Reading, Thinking, and Writing Effects

Over the summer, I read Stein on Writing, which was helpful from a professional development perspective since I write for my paying job, but, as with so many books, I found it spurred my thinking along several different lines, and caused me to ponder how I read, think, and communicate.

What counts is not what is said, but the effect of what is meant.

stein-on-writingI’m often frustrated by how relentlessly visual our culture is. People are so used to consuming primarily visual media that even print materials often read like a description of a TV drama. In the quote above, Stein contends that good dialogue is not about the exact words used, but the effect the words have on the story. I think the same holds true for action. This is why bedroom scenes invariably fail in novels (although, unfortunately, authors more often take this fact as a thrown gauntlet rather than a cautionary tale)–the play-by-play is not important, rather it’s the effect on the story of what the action means.

In addition to informing our writing, the idea also carries weight with spoken communication. Rather than oversharing details, we might do better to focus on communicating the effect an action or instance had on us–making it more universal and easier to understand.

There is a time and place for details. But, in our current milieu–speaking for myself, at least–a dose of restraint might be a more necessary corrective.

A writer cannot be a Pollyanna. He is in the business of writing what other people think but don’t say…the single characteristic that most makes a difference in the success of an article or nonfiction book is the author’s courage in revealing normally unspoken things about himself or his society…tell the truth in an interesting way.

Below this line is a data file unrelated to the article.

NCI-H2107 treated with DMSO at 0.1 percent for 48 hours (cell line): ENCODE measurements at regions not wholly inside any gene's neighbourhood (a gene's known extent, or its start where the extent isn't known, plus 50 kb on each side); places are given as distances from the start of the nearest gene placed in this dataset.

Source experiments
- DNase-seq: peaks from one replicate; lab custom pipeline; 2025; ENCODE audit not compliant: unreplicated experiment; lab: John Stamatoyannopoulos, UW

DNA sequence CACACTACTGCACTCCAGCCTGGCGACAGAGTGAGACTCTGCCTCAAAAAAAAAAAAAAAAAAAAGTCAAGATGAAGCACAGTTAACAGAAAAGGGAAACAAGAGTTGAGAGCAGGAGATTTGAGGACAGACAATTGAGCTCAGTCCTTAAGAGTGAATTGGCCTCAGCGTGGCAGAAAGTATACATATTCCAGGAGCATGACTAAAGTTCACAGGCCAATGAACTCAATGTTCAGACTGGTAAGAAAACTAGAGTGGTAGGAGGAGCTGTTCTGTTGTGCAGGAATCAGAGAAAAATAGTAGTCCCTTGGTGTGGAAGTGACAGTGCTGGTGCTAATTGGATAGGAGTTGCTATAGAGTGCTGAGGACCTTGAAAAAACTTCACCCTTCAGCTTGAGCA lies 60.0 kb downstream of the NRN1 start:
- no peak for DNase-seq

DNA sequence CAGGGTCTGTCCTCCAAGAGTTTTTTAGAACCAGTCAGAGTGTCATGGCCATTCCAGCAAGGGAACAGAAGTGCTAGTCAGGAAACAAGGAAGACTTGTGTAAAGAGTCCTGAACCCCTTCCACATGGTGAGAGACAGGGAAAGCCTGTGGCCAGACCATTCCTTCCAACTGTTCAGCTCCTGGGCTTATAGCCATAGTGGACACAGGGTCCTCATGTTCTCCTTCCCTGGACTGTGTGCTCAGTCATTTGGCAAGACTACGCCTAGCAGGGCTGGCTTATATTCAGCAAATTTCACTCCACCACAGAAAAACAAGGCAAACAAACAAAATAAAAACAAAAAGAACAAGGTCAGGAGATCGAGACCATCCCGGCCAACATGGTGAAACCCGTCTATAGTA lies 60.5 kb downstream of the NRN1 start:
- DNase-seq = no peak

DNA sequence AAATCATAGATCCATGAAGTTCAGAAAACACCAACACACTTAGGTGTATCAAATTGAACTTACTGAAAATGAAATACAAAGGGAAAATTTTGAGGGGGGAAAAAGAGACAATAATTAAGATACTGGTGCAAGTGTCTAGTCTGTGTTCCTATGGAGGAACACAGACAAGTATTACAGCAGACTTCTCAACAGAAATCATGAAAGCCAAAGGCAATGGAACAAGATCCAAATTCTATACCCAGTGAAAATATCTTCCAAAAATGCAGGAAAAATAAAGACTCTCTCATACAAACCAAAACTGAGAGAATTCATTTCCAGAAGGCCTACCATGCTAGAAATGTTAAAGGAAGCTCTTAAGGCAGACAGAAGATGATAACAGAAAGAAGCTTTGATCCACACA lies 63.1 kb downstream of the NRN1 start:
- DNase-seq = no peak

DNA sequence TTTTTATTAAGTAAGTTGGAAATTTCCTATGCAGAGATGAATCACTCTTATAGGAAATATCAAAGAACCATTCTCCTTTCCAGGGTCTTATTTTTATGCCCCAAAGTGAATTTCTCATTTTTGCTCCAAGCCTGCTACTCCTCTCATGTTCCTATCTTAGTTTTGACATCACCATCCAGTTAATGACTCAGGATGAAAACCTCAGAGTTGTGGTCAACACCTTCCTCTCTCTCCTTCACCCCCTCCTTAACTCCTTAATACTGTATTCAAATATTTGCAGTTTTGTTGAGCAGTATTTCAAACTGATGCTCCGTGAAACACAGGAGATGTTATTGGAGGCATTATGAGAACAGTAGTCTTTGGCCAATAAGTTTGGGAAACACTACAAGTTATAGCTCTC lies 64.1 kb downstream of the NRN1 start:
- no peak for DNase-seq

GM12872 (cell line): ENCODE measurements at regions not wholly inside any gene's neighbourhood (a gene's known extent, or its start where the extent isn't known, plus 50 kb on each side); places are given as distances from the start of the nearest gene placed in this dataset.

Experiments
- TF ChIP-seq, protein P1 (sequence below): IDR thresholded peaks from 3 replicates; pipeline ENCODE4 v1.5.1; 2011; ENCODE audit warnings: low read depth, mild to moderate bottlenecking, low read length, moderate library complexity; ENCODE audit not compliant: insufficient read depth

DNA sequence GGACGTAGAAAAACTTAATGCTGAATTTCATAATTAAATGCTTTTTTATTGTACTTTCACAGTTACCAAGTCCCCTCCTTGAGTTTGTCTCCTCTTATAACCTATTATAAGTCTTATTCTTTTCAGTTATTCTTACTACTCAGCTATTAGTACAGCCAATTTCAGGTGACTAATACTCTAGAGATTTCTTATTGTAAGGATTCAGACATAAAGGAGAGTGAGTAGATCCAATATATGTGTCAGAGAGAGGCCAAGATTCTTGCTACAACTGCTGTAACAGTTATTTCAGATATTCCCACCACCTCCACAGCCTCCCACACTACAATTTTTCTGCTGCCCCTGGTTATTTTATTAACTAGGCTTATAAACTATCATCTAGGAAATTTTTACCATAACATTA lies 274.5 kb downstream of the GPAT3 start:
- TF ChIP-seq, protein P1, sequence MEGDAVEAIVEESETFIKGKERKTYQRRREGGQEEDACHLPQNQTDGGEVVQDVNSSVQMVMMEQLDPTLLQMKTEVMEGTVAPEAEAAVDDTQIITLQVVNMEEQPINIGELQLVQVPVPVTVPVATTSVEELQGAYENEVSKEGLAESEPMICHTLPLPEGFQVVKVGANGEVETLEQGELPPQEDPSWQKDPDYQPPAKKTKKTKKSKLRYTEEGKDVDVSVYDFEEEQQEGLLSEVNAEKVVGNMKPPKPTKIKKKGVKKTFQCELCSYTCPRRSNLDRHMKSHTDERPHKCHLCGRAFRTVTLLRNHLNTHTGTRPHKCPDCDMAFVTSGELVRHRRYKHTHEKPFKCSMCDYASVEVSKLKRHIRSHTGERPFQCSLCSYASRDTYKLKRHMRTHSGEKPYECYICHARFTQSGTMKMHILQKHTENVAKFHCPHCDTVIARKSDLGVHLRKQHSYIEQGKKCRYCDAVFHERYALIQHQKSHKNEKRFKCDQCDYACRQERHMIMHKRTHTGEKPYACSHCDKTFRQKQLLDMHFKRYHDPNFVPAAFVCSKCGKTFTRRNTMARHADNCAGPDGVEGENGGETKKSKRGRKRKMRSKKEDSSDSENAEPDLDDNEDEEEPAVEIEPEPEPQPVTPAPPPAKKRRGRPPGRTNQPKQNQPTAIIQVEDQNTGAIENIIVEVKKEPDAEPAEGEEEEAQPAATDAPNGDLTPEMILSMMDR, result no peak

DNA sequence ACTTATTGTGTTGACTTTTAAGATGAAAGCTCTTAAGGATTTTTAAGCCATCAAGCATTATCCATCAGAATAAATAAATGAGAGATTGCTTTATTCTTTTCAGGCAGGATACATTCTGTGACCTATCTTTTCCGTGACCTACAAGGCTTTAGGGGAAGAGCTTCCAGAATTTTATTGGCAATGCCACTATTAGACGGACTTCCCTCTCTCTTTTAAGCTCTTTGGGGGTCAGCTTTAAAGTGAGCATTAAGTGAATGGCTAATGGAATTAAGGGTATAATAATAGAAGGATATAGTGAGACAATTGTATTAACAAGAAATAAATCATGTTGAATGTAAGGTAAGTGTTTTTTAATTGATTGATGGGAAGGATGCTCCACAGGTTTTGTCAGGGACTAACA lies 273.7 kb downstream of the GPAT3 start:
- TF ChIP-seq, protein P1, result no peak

I often have moments, when I read really good books, of noting that an author has perfectly articulated something I’ve experienced but never mentioned. But telling the truth in an interesting way is more difficult that you’d think. Wendy pointed me to this fascinating article about how difficult it is for Christians to write redemption, because it seems to defy description. I wonder if the answer might be–as in the observation above–to leave off with attempts at play-by-play descriptions and focusing on “the effect of what is meant.”

In the end, you write what you read.

If this is not a clarion call to being judicious with my reading shelf (and my kids’), I’m not sure what is.

I read books about writing both as a writer and as a reader. I usually find tidbits to help me in my work, but invariably find food for thought that makes me more thoughtful and discerning in my literary life as well.

What do you think?

 

Disclosure: This post contains an affiliate link. Thank you for clicking through to Amazon from A Spirited Mind!

Preschool, Take Four

IMG_6697Someone asked me what I did differently with preschool the fourth time around.

Answer: not much. Really, my approach to preschool boils down to one thing. A lot of reading.

At our house, preschool for any age (2, 3, 4) consists of:

  • A story from a Bible story book (this is our new favorite)
  • A story from Aesop’s Fables